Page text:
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eachingEnglish T

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Bleak House (fog)

Level: Upper-Intermediate and Advanced Age: Teens/adults who enjoy creative writing Aim: For students to understand how stylistic choices can influence meaning, and practise making such choices in their own work Subsidiary aim: For students to practise reading for gist Time: 90 mins approx Materials: Text and exercises copy on two sides of one piece of paper Suggested timetable fit: After a creative writing lesson, when students have brought the first draft of their writing with them to class. Alternatively, as a stand-alone lesson.

Stage and stage aim(s) Prediction (to focus sts on topic, and set task for gist reading) Gist reading (for sts to develop the skill of skimming for main ideas) Timing 5 Interaction T st st st T - st 8 st Procedure Ask sts what sort of weather they prefer. Tell sts they will read a text set in London during November. Pairs/3s predict how the weather will be described. Using adjectives, they make two columns; one of likely and one of unlikely weather. Brief feedback to whiteboard. Hand out materials. Focus sts on the questions in Exercise 1. Tell them they have 4 minutes to find the answers. Emphasise that there are some words even an educated native speaker will find difficult, but that doesnt stop the meaning from coming through. Same pairs/3s discuss their answers. Encourage them to go back to text to justify their answers/find supporting evidence. Class feedback. Answer, weather is muddy/foggy/dark. Maybe rainy (from drizzle). Pairs work through Exercise 2. Allow dictionary use as outlined. Feedback Answers: (a) comparing the black, sooty flakes to snow, and saying it is like snow that has decided to wear black, like humans do when in mourning. (b) comparing the fog to smoke, like the smoke in the captains pipe.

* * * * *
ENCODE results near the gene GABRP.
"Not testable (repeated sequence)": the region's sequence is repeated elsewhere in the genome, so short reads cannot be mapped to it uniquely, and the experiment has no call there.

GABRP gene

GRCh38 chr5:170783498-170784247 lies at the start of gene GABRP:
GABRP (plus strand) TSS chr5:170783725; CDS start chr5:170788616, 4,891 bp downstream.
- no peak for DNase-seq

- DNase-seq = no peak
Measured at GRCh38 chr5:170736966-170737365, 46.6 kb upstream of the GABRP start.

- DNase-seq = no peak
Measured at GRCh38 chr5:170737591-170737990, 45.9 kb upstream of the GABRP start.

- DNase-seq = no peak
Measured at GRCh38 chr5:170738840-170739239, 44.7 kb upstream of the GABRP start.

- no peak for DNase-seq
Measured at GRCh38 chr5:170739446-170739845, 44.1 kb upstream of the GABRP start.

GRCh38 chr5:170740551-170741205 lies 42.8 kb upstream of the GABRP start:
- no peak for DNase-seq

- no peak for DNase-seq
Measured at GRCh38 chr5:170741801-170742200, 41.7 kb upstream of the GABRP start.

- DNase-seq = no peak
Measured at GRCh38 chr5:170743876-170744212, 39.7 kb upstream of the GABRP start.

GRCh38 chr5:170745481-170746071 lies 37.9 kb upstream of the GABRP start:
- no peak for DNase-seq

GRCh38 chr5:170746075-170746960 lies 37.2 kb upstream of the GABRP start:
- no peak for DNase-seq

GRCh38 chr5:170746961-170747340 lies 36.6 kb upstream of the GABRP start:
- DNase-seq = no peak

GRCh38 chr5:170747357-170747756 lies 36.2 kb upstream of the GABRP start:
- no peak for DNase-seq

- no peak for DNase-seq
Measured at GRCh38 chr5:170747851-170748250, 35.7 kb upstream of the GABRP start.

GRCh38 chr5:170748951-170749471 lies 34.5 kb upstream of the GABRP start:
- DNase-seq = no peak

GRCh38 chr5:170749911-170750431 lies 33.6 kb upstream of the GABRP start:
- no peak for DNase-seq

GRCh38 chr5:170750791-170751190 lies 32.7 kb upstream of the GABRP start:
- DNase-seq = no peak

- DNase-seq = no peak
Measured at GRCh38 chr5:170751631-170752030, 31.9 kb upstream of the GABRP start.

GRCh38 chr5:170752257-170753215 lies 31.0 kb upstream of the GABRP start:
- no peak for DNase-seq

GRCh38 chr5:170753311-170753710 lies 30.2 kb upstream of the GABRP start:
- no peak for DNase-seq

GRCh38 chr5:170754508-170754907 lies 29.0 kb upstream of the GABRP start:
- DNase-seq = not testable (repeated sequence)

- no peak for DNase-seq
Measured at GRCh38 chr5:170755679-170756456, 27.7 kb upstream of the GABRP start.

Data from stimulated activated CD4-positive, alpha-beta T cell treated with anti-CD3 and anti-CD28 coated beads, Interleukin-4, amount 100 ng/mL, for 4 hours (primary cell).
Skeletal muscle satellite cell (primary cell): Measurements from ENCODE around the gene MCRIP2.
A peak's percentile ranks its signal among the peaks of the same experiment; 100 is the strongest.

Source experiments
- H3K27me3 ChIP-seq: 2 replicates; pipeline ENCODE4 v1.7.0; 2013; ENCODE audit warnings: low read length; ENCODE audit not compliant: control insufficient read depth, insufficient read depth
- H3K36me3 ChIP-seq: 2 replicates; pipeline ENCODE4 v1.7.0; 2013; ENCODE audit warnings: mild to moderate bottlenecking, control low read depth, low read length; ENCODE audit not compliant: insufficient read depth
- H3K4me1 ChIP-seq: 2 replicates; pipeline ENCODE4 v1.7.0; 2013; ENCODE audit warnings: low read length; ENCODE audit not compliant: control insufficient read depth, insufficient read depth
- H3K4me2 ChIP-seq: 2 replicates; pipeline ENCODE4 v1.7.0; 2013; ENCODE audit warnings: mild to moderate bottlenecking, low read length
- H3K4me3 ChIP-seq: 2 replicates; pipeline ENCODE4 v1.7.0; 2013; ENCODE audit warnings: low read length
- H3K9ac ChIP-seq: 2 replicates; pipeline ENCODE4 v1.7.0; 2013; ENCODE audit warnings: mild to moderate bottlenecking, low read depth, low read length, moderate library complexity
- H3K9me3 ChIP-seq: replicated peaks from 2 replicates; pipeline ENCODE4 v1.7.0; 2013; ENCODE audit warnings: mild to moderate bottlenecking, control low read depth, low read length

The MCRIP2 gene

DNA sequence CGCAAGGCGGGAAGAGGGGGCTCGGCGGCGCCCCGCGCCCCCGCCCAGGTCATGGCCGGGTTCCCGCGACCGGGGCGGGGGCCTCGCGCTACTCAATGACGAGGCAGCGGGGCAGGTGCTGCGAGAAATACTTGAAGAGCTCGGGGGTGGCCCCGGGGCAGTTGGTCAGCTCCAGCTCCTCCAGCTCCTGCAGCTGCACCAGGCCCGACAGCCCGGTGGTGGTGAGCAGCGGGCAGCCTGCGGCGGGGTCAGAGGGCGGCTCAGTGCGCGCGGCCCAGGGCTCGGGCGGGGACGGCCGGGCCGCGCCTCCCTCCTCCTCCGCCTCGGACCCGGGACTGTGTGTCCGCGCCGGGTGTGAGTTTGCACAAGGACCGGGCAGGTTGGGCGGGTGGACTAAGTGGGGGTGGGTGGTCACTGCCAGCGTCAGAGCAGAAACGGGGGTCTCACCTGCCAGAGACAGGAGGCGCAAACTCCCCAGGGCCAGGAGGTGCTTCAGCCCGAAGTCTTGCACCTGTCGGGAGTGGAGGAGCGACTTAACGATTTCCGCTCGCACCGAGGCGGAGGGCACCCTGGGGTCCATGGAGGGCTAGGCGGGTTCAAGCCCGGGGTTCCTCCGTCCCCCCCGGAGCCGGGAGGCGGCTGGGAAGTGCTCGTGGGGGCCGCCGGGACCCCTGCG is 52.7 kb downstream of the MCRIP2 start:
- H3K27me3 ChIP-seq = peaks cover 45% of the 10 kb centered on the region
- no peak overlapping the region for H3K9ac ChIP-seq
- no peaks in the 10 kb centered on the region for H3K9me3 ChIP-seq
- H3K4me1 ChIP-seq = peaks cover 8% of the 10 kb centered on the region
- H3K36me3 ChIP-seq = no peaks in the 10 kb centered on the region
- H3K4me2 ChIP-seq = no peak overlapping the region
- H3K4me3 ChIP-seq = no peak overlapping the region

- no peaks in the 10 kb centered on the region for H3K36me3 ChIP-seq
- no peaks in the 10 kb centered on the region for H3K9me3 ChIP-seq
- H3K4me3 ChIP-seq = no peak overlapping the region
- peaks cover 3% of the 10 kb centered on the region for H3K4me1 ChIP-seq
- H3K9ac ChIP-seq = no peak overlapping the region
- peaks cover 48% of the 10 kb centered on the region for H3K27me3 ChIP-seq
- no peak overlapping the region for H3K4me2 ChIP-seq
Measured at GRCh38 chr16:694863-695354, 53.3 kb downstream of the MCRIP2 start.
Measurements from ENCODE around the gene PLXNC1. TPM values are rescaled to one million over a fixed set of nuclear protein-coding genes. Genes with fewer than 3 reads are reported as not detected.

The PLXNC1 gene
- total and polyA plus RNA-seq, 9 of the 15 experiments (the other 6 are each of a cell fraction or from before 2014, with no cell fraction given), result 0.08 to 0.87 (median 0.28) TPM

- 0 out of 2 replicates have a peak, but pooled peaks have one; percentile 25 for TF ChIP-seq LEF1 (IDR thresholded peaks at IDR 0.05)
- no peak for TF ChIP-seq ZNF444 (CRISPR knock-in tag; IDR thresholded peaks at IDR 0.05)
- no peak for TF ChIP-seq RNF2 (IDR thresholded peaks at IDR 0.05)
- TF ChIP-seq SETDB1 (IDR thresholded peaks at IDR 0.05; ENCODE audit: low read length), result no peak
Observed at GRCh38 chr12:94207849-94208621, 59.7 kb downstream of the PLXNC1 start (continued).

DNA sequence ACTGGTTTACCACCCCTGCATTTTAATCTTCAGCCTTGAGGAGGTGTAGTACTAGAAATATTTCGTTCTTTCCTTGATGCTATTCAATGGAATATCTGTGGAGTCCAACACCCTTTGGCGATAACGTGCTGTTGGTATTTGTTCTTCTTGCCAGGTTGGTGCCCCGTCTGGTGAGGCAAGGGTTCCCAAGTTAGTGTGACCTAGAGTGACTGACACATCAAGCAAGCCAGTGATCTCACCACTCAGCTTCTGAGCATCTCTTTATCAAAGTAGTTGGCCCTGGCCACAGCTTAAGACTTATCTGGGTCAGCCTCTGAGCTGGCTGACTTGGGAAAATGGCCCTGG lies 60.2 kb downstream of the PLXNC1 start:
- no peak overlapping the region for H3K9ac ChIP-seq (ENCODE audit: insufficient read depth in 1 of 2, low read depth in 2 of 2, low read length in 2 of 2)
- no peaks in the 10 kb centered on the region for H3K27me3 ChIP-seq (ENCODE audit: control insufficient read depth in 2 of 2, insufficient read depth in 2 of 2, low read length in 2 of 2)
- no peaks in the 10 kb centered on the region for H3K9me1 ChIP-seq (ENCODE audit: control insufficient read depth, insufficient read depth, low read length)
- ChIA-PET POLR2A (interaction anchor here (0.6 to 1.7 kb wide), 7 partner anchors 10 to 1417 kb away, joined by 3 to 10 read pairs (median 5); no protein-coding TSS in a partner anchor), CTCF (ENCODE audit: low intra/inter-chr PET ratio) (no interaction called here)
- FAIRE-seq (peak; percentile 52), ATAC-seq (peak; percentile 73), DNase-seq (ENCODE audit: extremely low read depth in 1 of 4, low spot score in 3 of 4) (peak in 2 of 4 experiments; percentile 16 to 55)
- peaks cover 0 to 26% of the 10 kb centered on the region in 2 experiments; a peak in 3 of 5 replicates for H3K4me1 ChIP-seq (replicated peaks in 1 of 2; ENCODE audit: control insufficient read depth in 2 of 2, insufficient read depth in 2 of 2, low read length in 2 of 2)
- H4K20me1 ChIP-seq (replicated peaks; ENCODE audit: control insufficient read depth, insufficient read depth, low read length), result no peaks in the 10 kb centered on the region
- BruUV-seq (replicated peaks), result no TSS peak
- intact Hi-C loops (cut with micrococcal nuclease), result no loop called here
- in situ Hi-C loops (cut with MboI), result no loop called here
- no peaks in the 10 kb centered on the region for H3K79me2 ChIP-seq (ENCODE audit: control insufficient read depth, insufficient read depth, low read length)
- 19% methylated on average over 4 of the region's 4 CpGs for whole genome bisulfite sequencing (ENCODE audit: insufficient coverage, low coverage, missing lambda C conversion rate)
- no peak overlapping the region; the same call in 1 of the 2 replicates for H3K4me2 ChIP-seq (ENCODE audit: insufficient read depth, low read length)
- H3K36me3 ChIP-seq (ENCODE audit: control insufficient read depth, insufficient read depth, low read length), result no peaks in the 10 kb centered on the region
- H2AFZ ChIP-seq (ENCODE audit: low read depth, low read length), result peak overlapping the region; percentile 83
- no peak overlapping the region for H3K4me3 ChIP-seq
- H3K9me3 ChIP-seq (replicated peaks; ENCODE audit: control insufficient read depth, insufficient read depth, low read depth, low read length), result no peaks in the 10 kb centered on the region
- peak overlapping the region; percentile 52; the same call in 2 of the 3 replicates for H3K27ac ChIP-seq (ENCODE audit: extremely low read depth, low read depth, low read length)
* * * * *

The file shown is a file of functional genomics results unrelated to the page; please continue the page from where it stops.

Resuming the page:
st - st T - st Detailed reading (to help students understand imagery) 12 st st T - st BBC | British Council 2011

Detailed reading 2 (focus on stylistic choices in writing) 20 st st (T monitoring actively to provide support, especially for part b)

eachingEnglish T

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st - st Writing 30 st st

Pairs/small groups work through the two tasks. Feedback (a) Is a simple matter of counting. Answer 13 mentions of fog. (b) Each paragraph has 6 sentences. There is no main verb for a sentence in the entire passage. This is obvious in sentences like the first one in each paragraph. Where there are main verbs they are in dependent clauses, not the main clause of the sentence. Examples include had but newly retired (line 1-2), it would not be (2), have been slipping and sliding (8), it flows (11), and as if they were (19). Instead, -ing forms have been used extensively. Smoke lowering (3), jostling (6), creeping lyinghovering (14) As to why, it creates a sense of timelessness, as no main verbs mean no tense. Other interpretations may be just as valid. Give sts 4 minutes to think of favourite writing, writing that has struck them as beautifully styled. It could be in English or another language, including L1. It could be prose or poetry. Groups of 4/5 share their ideas. All class feedback. Sts share the first drafts of their creative writing in pairs or small groups. Ideally, this is reasonably short, in which case they can read aloud to bring out any stylistic emphasis. Students then consult each other about what changes could be made to make the style more aligned to the message being given or the impression created; how to make it more impactful. Sts can start redrafting if time allows, and try out early changes on each other. Redraft can be finished at home. It can be given in for assessment or (preferably) posted round the room for students to read and enjoy. They could vote for their favourite piece in lieu of assessment. BBC | British Council 2011